Sticky space

How to Avoid High School Fundraising Disappointment

By Clay Boggess on Dec 1, 2011
How to Avoid High School Fundraising Disappointment

Tips that will help you achieve sales success

Let’s face it, high school fundraising isn’t easy and most students don’t look forward to having to sell. There’s probably not too many who wouldn’t prefer to take the easier road if it was a readily available option. Yet if you expect to raise a lot of money with little to no effort, you’ll probably end up being disappointed. We usually get out what we put in. On the other hand, the last thing you want to have happen is to put forth the effort to have a sale and then not have it meet your expectations.

Achieving your goal comes from hard work, smart planning and persistent seller follow-up and accountability. To be successful, you must start off strong and then maintain the selling momentum that you create. Here are some important things that you’ll want to incorporate into your sale.

Establish and Communicate your Sales Purpose

If you don’t have a purpose, why are you selling in the first place? Believe it or not, many high school groups end up fundraising only because they know they need money. Instead, you should establish a specific purpose and continually communicate it throughout your sale.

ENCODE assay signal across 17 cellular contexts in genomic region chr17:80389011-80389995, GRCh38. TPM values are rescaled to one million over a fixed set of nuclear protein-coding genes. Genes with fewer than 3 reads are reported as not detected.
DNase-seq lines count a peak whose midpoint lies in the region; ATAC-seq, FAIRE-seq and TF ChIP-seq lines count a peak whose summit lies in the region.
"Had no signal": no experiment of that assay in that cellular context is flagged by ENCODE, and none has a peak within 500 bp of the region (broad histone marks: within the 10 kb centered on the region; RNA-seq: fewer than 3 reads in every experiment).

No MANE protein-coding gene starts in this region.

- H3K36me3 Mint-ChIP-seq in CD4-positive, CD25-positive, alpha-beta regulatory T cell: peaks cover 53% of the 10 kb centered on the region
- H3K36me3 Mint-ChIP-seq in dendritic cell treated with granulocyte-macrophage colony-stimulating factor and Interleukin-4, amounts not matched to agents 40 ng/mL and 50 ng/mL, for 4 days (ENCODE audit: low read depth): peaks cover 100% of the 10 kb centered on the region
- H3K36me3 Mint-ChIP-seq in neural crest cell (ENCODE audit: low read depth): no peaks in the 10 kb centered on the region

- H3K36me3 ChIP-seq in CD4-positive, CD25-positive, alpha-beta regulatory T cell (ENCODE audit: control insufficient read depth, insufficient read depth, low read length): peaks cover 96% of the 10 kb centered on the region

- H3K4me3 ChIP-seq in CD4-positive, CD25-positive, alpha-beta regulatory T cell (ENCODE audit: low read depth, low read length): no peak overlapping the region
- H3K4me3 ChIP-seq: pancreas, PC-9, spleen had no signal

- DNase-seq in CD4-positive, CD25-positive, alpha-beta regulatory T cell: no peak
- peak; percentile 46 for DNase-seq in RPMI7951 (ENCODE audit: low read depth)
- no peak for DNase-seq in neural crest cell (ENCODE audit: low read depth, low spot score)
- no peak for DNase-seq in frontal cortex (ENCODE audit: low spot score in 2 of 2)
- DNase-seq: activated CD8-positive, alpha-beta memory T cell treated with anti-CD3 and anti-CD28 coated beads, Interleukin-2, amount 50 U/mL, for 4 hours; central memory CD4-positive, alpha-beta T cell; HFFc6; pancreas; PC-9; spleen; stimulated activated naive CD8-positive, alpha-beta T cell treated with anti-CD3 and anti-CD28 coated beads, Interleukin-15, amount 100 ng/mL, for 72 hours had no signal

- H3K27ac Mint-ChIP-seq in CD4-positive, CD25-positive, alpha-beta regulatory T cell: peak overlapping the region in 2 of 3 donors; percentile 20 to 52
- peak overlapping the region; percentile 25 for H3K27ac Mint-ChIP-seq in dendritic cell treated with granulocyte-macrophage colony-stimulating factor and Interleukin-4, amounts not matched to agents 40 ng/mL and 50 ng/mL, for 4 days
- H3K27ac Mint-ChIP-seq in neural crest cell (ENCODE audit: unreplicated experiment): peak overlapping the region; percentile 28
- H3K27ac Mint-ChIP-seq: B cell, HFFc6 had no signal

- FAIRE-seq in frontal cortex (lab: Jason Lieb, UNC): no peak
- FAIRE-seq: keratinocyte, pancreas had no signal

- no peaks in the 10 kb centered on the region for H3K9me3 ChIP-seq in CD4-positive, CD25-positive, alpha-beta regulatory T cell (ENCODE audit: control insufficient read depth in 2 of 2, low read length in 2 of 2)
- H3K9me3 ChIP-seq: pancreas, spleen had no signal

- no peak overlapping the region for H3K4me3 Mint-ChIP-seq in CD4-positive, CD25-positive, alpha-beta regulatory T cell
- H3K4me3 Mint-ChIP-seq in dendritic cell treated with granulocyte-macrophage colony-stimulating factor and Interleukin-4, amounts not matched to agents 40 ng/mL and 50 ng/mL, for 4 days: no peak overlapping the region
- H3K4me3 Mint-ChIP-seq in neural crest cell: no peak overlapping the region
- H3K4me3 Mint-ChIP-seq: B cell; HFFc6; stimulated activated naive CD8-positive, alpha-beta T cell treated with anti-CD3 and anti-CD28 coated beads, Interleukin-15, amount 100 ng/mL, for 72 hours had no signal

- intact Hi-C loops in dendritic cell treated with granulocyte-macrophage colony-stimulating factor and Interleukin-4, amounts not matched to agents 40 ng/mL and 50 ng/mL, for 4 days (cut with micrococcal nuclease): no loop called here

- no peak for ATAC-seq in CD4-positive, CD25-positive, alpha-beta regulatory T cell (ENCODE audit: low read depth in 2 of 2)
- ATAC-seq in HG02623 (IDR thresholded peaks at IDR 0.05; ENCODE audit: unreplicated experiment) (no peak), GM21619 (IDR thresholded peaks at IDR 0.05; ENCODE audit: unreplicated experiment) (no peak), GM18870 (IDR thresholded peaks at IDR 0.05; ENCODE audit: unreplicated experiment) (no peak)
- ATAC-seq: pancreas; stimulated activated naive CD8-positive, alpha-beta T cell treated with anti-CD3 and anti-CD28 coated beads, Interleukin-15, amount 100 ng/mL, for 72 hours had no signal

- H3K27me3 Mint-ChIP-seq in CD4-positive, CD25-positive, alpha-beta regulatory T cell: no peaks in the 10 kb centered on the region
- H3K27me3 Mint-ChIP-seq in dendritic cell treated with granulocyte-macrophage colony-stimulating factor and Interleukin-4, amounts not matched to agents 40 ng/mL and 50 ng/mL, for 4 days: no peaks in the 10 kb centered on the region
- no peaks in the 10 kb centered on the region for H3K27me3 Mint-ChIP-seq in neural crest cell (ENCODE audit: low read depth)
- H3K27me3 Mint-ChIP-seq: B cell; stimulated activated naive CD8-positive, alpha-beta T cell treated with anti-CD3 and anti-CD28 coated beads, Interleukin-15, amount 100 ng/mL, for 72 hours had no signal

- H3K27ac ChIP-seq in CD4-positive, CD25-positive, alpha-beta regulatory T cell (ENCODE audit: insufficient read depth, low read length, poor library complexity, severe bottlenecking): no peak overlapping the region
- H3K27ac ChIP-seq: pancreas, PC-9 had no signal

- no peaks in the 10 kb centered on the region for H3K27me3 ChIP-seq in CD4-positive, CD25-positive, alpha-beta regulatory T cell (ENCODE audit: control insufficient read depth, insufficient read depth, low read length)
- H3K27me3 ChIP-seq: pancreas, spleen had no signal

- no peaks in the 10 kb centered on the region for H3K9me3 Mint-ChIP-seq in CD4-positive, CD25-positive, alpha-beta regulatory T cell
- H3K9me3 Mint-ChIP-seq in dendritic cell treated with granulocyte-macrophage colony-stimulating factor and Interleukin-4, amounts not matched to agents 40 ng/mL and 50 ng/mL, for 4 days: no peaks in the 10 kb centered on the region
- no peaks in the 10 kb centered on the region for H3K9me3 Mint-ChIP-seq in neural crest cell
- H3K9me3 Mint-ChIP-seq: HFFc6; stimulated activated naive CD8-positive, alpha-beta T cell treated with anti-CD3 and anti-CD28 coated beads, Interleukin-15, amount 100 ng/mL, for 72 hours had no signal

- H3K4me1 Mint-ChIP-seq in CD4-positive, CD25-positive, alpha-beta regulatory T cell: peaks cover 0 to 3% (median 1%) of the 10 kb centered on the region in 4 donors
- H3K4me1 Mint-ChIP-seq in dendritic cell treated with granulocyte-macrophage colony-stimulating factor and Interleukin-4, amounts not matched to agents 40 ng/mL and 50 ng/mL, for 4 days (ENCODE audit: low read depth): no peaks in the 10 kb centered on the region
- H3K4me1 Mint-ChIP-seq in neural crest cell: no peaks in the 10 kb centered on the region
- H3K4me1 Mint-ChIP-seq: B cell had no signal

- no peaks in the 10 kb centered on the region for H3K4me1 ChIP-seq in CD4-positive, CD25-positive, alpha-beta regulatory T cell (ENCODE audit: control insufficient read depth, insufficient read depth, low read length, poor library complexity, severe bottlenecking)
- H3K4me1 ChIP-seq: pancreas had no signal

Define your Fundraising Expectations

Don’t just pass out your sales materials and tell them to bring back whatever they collect. Your students need to know what you expect. Let them know how many sales they'll need to make. To do this, you will need to first determine how much money your group needs. Then, divide that number by the total number of students.

Reinforce Student Accountability to Sell

It’s not enough to tell your students how much you expect them to sell. You will need to remind them as well as track their progress. This will take periodically meeting with your group. We suggest breaking the sale down into at least 3 check-in meetings:

  • The day after your kickoff – Ensure that everyone has gotten off to a strong start. Ask your students to bring their order forms and money collection envelopes for you to check.
  • Mid-sale – By this point your sellers should be at least half-way towards their goal. Most selling actually takes place within the first 4-5 days of the kickoff. Some may have even reached the goal. Encourage everyone to keep selling.
  • Wrap-up – You'll need to constantly remind students about your deadline date for turning in order forms and money. Everyone should be expected to at least reach the goal.

In addition to tracking progress, many high school sponsors use check-in days as an opportunity to turn in money that's been collected so far. At the same time, you can use additional incentives that are designed to bring in even more sales.

Unfortunately, there's no easy road to high school fundraising success. So if you're going to the effort of having a sale, you may as well do it right. For an additional resource on planning ideas for your next campaign, download our free fundraising tips eBook from our school fundraising tips page.

Join the discussion